Book Image

Quantum Computing Algorithms

By : Barry Burd
5 (1)
Book Image

Quantum Computing Algorithms

5 (1)
By: Barry Burd

Overview of this book

Navigate the quantum computing spectrum with this book, bridging the gap between abstract, math-heavy texts and math-avoidant beginner guides. Unlike intermediate-level books that often leave gaps in comprehension, this all-encompassing guide offers the missing links you need to truly understand the subject. Balancing intuition and rigor, this book empowers you to become a master of quantum algorithms. No longer confined to canned examples, you'll acquire the skills necessary to craft your own quantum code. Quantum Computing Algorithms is organized into four sections to build your expertise progressively. The first section lays the foundation with essential quantum concepts, ensuring that you grasp qubits, their representation, and their transformations. Moving to quantum algorithms, the second section focuses on pivotal algorithms — specifically, quantum key distribution and teleportation. The third section demonstrates the transformative power of algorithms that outpace classical computation and makes way for the fourth section, helping you to expand your horizons by exploring alternative quantum computing models. By the end of this book, quantum algorithms will cease to be mystifying as you make this knowledge your asset and enter a new era of computation, where you have the power to shape the code of reality.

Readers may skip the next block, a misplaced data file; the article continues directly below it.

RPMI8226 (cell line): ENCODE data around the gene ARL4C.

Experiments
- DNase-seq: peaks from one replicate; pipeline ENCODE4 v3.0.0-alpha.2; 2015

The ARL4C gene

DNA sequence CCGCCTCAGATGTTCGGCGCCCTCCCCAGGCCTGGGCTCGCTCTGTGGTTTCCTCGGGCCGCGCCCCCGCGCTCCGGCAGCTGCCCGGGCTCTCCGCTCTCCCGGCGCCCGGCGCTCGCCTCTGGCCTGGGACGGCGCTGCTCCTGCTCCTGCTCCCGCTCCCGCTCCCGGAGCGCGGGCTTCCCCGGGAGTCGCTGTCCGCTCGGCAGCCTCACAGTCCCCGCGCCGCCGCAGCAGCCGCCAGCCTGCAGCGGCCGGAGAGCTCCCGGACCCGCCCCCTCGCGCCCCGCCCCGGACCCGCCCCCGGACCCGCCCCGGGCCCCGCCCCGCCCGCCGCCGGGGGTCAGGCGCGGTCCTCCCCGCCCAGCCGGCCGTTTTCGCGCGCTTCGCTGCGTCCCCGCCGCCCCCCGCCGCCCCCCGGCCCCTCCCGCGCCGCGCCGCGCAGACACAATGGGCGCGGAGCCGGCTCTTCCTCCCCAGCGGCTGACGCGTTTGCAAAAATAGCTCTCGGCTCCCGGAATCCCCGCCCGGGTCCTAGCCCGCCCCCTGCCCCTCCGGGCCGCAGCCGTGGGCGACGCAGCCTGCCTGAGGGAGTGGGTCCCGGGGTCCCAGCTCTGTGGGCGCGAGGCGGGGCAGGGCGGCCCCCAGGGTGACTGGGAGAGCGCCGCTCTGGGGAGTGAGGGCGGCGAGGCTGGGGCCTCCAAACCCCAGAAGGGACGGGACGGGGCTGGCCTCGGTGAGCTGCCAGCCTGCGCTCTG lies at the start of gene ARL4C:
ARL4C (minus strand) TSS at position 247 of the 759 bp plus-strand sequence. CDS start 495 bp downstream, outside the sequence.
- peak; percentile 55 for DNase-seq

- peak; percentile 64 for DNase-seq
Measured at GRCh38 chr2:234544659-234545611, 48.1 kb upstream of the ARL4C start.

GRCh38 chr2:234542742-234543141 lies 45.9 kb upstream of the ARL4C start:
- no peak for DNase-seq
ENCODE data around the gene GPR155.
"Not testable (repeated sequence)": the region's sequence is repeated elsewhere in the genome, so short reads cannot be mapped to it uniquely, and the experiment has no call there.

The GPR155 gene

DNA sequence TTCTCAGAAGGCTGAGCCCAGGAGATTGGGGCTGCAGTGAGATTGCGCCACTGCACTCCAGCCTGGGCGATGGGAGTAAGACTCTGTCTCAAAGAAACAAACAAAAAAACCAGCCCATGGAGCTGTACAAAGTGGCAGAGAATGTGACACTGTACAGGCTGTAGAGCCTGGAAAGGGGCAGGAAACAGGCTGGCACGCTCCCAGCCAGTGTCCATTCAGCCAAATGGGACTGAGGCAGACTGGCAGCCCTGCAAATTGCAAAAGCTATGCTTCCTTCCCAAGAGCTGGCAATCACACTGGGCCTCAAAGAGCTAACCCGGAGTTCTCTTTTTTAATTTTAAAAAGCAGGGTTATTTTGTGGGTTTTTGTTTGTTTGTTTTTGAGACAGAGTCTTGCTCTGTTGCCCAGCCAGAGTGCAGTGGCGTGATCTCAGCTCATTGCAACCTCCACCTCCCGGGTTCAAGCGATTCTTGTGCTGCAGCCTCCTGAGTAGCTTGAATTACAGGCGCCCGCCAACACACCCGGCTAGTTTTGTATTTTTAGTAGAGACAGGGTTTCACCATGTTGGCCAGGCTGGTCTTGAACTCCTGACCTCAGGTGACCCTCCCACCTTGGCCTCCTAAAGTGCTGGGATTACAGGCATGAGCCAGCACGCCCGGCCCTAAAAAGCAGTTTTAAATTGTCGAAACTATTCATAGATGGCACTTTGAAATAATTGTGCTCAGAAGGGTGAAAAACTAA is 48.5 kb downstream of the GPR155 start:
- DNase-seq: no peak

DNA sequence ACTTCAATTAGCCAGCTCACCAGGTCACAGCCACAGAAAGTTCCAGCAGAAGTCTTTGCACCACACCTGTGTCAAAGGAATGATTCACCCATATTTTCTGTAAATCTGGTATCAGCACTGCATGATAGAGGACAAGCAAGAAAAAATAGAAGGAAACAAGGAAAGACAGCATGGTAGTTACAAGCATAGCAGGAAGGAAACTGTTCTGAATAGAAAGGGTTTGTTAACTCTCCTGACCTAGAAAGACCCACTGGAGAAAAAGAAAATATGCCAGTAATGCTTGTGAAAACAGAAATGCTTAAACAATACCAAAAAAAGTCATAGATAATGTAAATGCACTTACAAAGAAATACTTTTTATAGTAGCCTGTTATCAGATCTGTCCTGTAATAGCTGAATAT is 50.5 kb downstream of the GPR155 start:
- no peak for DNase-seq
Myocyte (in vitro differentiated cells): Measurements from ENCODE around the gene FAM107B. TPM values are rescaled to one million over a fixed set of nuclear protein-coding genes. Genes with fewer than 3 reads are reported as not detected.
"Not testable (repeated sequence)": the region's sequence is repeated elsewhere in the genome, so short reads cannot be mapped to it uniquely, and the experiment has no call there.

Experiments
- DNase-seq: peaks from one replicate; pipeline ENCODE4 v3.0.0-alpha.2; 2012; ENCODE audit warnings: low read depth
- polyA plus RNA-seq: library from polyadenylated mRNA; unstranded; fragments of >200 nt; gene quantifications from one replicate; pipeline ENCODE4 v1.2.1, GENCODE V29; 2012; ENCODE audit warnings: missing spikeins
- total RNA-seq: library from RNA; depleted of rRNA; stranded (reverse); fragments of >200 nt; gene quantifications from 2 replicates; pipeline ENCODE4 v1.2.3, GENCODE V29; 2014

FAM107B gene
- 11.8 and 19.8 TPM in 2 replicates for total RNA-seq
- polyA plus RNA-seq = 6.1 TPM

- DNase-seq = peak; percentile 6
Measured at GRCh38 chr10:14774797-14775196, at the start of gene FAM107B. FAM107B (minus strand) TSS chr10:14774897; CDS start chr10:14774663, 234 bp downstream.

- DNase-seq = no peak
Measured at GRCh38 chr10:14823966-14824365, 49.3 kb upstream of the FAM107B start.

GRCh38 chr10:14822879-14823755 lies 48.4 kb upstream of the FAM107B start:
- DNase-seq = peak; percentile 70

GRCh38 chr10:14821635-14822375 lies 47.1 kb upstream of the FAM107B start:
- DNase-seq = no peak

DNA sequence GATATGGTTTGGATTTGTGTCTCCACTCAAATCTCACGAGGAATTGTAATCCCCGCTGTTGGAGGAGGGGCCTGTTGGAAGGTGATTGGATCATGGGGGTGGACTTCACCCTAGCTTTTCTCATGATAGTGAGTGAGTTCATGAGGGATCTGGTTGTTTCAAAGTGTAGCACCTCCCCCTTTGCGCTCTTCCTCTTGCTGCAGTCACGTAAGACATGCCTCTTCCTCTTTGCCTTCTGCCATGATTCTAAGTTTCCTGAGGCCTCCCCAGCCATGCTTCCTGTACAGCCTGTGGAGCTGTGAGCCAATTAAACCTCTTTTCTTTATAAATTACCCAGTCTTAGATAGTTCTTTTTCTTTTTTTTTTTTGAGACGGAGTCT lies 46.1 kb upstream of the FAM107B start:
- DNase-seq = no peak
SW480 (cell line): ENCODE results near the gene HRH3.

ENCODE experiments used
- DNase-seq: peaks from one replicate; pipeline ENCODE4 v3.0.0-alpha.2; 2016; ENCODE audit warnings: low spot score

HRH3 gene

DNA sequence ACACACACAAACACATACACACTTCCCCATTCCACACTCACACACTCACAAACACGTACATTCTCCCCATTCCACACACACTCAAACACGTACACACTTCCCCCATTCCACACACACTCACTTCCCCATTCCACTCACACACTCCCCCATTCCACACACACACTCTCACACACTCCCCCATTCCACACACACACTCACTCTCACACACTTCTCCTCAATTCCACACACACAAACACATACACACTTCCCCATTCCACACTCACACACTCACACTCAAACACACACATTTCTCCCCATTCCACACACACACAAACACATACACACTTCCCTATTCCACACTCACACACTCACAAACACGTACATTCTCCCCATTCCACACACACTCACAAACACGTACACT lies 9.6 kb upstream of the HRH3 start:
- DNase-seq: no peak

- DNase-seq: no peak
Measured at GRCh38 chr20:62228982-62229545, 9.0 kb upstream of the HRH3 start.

Table of Contents (19 chapters)
Free Chapter
Part 1 Nuts and Bolts
Part 2 Making Qubits Work for You
Part 3 Quantum Computing Algorithms
Part 4 Beyond Gate-Based Quantum Computing


Using classical communications, any information that you send over a network can be intercepted and read by a malicious agent. This includes meaningful information such as your credit card number, but it also includes any randomly generated key that you use to encrypt the meaningful information. One way to achieve secure message transmission is for both the sender and the receiver to have information without ever transmitting that information over a network. We know of no way to do this with credit card numbers or any other meaningful information. But, using the BB84 algorithm, the sender and receiver can cooperatively create a random key that’s known only to the two of them. This random key is never transmitted along network lines.

The BB84 algorithm depends on one important fact: you can’t clone a qubit. If you get a qubit in some arbitrary state, , you can’t measure the values of {"mathml":"<math style=\"font-family:stix;font-size:16px;\" xmlns=\"\"><mstyle mathsize=\"16px\"><mi>&#x3B1;</mi></mstyle></math>"} and {"mathml":"<math style=\"font-family:stix;font-size:16px;\" xmlns=\"\"><mstyle mathsize=\"16px\"><mi>&#x3B2;</mi></mstyle></math>"} to end up with two qubits in the same state. But what if you...